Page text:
My Money

My Money Blog has partnered with CardRatings and Credit-Land for selected credit cards and may receive a commission. All opinions expressed are the author’s alone, and has not been provided nor approved by any of the companies mentioned.


Since 2004, I have tracked our family’s net worth using three major areas – cash reserves, home mortgage payoff progress, and investment portfolio. We no longer share the raw numbers down to the dollar anymore, but I still talk about our decision-making process and other financial details. Above is a screenshot from my Vanguard account, just meant to show our overall growth due to consistent saving and being invested in the market (even with some large expenses mixed in).

See the About Me page to learn about how this site got started and other personal details.

Cash Reserves / Emergency Fund

mymoney_efundOur goal is to always have a full year of expenses in cash equivalents as our “emergency” fund. (This is not the same as a year of income.) This is a cushion for a variety of potential events including job loss, job hatred (also known as F#(& you money), health concerns, or other unplanned costs. It also allows us to take a more long-term view with our investment portfolio since we know we won’t have to touch it.

It is our “sleep well at night” fund.

Since our cash reserves are relatively large, I try to maximize the yield. If we stuck it all in a money market fund, the yield would be barely above zero. With a bit of work, our cash earns a higher rate without taking on extra risk. We used to take money from no fee 0% APR balance transfer offers and arbitrage some additional interest that way as well. Here is my most recent monthly interest rate survey, although there may be more recent banking posts since then.

Best Interest Rates on Cash (Updated Monthly) (might need to scroll down)

Home Equity

mymoney_heI don’t think everyone should buy a house (or more accurately, take out a huge loan on a house) as historically there have been extended periods where home prices don’t return much above inflation. Time horizon matters, and yes you can lose money especially after accounting for commissions, closing costs, and maintenance fees. However, if you are geographically stable, I do think buying and eventually owning a house free and clear can be a solid component of an early retirement plan.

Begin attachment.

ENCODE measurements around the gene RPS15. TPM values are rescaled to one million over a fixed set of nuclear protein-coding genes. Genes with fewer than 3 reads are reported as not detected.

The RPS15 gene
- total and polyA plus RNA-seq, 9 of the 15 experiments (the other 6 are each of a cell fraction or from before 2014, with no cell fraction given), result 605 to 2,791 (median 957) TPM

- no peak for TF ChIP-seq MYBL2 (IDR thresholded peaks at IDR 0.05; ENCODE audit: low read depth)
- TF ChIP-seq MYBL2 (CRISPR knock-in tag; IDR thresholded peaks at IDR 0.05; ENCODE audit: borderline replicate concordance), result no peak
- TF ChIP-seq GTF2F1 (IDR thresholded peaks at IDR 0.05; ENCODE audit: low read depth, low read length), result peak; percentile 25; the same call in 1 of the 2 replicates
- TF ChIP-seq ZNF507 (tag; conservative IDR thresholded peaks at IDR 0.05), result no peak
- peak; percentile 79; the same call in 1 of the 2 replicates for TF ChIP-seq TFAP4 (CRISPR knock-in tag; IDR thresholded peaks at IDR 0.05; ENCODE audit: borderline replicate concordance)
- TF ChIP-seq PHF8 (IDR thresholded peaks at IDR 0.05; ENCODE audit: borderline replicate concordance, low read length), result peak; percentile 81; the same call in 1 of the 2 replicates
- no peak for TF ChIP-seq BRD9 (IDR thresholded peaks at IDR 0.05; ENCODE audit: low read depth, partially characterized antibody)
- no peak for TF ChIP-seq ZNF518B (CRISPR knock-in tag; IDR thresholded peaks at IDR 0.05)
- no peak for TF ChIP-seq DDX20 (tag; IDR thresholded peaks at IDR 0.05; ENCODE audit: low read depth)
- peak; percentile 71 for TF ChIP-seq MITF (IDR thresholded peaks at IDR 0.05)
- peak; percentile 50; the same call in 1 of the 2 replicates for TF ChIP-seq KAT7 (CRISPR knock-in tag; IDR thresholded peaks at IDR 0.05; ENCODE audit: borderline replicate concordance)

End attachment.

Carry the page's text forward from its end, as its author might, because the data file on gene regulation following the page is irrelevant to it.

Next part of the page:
If you are pursuing early retirement, I highly recommend trying to time your loan so that you pay off the mortgage when you want to retire, whether it is 15 or 30 years out. This may mean buying a smaller house than you think you need. Housing is very expensive where I live, so once that is taken care of my investment portfolio will only have to produce enough income to cover the other expenses.

We paid off our mortgage!

Investment Portfolio

mymoney_portThe goal of my investment portfolio is allow withdrawals to support our expenses without needing to work. I use a simple 3% safe withdrawal rate, which means for every $100,000 saved, I can generate $3,000 a year of inflation-adjusted income for the rest of our lives. Here is our most recent portfolio asset allocation:

My Asset Allocation (Updated Quarterly)

My initial goal was to try and keep the home equity and expense replacement ratio about the same so that both reached 100% at the same time. However, after the arrival of our first child we decided to pay off the house first in order to lower our monthly cashflow needs. As a result, we were able to reduce our work hours to roughly 20 hours a week while our children are very young and spend more time with them.

As of 2018, based on a 3% withdrawal rate, our investment portfolio has grown to the point where it can cover our household expenses. However, we are currently happy with our semi-retired lifestyle. We can fund things like 529 plans and charitable giving. We now try to worry less about money and focus on other important things like health and relationships.

My Money Blog has partnered with CardRatings and Credit-Land for selected credit cards, and may receive a commission from card issuers. All opinions expressed are the author’s alone, and has not been provided nor approved by any of the companies mentioned. is also a member of the Amazon Associate Program, and if you click through to Amazon and make a purchase, I may earn a small commission. Thank you for your support.